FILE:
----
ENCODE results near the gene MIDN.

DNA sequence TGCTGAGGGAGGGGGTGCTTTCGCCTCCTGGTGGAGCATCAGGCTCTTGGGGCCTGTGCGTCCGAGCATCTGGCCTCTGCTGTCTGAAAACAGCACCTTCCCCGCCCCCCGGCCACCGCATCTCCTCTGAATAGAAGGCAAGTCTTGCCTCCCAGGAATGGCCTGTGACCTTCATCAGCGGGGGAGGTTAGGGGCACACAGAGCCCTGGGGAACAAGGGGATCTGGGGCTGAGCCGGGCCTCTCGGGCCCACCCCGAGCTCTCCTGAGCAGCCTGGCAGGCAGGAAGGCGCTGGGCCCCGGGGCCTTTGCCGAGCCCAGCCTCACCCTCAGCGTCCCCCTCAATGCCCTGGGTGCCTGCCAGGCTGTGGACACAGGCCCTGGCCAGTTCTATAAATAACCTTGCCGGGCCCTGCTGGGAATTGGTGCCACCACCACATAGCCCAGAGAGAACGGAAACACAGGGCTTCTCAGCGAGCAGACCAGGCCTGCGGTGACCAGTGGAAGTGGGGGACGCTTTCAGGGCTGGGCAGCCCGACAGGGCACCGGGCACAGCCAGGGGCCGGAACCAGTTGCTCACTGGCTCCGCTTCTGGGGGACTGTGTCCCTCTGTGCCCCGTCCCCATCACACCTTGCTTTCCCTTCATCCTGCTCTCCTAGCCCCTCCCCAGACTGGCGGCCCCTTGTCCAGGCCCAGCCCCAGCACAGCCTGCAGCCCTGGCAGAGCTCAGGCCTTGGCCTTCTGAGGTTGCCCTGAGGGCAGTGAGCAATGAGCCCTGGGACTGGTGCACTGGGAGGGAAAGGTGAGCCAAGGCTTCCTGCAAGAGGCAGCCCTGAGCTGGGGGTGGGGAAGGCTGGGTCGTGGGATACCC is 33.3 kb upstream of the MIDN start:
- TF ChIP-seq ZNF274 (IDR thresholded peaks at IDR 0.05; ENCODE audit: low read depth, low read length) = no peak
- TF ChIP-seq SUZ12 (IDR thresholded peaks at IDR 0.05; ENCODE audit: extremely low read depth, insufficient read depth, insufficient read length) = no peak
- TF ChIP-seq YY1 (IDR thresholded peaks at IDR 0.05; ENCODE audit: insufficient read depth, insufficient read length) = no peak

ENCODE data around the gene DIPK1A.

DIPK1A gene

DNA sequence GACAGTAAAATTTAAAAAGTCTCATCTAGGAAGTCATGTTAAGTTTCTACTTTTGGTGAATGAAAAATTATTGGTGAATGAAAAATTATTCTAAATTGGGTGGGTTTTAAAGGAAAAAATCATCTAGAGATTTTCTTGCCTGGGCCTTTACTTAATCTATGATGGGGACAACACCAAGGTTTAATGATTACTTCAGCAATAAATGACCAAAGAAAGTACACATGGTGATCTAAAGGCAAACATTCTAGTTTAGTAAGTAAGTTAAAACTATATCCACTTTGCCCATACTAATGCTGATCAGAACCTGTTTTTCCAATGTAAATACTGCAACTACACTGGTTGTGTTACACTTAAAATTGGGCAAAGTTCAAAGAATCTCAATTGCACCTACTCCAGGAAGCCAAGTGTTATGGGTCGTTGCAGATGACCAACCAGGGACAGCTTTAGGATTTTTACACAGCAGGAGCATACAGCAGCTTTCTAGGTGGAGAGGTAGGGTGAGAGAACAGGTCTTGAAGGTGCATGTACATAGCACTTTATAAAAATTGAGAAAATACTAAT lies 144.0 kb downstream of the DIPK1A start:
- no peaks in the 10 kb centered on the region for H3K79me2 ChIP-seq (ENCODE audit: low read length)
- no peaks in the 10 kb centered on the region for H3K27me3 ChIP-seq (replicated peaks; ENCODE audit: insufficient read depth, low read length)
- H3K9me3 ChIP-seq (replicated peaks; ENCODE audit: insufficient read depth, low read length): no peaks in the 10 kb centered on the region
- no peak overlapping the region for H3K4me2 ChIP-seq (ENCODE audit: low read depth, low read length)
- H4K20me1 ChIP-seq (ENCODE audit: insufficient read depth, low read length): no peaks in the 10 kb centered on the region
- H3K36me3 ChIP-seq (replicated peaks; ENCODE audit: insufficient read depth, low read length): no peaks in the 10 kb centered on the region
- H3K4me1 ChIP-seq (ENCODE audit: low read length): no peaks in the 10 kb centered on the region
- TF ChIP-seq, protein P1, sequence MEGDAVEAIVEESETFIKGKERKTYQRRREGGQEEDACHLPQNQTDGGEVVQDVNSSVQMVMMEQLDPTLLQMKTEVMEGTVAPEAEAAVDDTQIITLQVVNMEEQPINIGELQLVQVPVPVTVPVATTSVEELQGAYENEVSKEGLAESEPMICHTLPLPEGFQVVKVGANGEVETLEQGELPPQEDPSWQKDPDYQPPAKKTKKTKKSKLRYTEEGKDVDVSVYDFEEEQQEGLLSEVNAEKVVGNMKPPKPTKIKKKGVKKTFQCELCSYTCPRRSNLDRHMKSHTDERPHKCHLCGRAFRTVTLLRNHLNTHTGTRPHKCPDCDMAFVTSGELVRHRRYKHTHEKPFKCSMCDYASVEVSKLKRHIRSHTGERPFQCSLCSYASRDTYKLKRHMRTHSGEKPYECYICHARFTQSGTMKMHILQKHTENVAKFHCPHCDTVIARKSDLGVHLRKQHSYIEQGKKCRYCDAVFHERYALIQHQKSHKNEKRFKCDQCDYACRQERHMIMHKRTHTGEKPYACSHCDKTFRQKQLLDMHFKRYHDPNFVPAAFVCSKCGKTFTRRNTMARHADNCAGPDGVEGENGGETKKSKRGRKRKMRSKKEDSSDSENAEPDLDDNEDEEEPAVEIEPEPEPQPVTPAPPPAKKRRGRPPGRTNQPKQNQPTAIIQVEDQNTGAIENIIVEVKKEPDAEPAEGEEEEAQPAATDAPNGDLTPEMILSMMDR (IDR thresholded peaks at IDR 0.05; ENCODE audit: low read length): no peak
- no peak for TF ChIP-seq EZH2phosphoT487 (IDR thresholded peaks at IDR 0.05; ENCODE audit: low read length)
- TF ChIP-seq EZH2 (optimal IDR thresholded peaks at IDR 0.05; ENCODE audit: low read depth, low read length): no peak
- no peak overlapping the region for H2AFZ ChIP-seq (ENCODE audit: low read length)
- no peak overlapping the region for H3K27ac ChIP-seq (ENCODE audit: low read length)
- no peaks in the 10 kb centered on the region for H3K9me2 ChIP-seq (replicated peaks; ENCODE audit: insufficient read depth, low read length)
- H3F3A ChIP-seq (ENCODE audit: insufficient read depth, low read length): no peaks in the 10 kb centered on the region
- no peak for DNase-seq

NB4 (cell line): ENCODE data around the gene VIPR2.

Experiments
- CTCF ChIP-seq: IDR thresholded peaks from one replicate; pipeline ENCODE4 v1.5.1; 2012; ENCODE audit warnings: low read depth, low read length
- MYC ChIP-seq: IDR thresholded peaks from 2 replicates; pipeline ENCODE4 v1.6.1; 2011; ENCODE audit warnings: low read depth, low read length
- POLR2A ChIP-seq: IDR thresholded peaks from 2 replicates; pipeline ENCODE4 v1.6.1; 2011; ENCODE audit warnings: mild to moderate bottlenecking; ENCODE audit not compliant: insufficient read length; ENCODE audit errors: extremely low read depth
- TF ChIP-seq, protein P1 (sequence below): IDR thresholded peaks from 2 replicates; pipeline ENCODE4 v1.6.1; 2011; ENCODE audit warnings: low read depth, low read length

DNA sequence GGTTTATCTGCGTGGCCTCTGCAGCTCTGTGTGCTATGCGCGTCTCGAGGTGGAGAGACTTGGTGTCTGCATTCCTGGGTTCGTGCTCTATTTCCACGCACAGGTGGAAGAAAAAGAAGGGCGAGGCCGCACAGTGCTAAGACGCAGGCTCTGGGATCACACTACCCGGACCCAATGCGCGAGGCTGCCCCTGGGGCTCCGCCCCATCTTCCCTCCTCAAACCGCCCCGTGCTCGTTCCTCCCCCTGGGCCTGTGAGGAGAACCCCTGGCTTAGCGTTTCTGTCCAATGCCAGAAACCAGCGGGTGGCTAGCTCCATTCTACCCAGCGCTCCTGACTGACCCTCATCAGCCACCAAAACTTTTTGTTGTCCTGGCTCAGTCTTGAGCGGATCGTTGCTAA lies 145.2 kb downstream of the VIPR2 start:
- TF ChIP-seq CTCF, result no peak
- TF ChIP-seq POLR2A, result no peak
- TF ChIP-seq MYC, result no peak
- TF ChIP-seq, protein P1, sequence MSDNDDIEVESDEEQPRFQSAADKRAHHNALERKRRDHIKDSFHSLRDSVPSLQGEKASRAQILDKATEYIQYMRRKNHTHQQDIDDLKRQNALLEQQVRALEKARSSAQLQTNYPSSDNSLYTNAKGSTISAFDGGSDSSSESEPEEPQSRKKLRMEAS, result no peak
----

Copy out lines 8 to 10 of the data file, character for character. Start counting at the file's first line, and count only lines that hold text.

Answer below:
DNA sequence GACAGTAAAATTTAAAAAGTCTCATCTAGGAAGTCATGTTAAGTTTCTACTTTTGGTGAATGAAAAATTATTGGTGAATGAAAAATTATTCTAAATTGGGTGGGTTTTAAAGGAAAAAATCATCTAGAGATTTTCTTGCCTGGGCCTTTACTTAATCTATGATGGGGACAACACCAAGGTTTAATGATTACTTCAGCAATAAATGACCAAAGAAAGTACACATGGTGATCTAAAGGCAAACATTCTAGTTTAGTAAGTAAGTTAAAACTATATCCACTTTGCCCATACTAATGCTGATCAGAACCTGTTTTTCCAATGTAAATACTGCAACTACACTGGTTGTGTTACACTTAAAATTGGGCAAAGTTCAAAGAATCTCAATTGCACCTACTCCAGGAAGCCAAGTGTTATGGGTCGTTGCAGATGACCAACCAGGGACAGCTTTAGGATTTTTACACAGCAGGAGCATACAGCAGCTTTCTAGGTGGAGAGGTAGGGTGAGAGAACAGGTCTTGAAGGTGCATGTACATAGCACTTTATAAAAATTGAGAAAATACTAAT lies 144.0 kb downstream of the DIPK1A start:
- no peaks in the 10 kb centered on the region for H3K79me2 ChIP-seq (ENCODE audit: low read length)
- no peaks in the 10 kb centered on the region for H3K27me3 ChIP-seq (replicated peaks; ENCODE audit: insufficient read depth, low read length)